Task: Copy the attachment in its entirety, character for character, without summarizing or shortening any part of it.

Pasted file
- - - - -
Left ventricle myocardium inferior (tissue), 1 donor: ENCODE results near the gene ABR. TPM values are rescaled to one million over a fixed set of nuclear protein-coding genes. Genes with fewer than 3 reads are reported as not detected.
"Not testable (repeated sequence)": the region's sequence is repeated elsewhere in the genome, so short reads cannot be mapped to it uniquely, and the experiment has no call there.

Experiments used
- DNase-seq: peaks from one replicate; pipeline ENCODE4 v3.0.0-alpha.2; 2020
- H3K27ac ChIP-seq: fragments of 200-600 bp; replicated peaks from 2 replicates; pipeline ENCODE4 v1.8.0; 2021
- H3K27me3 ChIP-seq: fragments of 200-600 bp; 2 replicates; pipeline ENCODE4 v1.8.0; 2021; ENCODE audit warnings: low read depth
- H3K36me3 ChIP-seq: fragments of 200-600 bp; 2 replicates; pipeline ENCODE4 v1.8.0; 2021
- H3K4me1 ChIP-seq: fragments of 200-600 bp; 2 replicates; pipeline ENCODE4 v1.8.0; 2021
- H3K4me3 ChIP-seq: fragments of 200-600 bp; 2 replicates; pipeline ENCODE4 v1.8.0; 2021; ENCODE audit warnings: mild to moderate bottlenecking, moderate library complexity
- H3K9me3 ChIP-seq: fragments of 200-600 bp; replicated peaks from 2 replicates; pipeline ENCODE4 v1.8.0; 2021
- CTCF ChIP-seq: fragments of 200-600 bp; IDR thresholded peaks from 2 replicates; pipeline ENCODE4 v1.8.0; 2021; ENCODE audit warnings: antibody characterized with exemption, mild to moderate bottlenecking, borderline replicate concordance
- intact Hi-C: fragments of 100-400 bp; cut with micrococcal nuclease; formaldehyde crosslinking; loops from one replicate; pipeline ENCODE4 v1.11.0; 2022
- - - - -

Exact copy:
Left ventricle myocardium inferior (tissue), 1 donor: ENCODE results near the gene ABR. TPM values are rescaled to one million over a fixed set of nuclear protein-coding genes. Genes with fewer than 3 reads are reported as not detected.
"Not testable (repeated sequence)": the region's sequence is repeated elsewhere in the genome, so short reads cannot be mapped to it uniquely, and the experiment has no call there.

Experiments used
- DNase-seq: peaks from one replicate; pipeline ENCODE4 v3.0.0-alpha.2; 2020
- H3K27ac ChIP-seq: fragments of 200-600 bp; replicated peaks from 2 replicates; pipeline ENCODE4 v1.8.0; 2021
- H3K27me3 ChIP-seq: fragments of 200-600 bp; 2 replicates; pipeline ENCODE4 v1.8.0; 2021; ENCODE audit warnings: low read depth
- H3K36me3 ChIP-seq: fragments of 200-600 bp; 2 replicates; pipeline ENCODE4 v1.8.0; 2021
- H3K4me1 ChIP-seq: fragments of 200-600 bp; 2 replicates; pipeline ENCODE4 v1.8.0; 2021
- H3K4me3 ChIP-seq: fragments of 200-600 bp; 2 replicates; pipeline ENCODE4 v1.8.0; 2021; ENCODE audit warnings: mild to moderate bottlenecking, moderate library complexity
- H3K9me3 ChIP-seq: fragments of 200-600 bp; replicated peaks from 2 replicates; pipeline ENCODE4 v1.8.0; 2021
- CTCF ChIP-seq: fragments of 200-600 bp; IDR thresholded peaks from 2 replicates; pipeline ENCODE4 v1.8.0; 2021; ENCODE audit warnings: antibody characterized with exemption, mild to moderate bottlenecking, borderline replicate concordance
- intact Hi-C: fragments of 100-400 bp; cut with micrococcal nuclease; formaldehyde crosslinking; loops from one replicate; pipeline ENCODE4 v1.11.0; 2022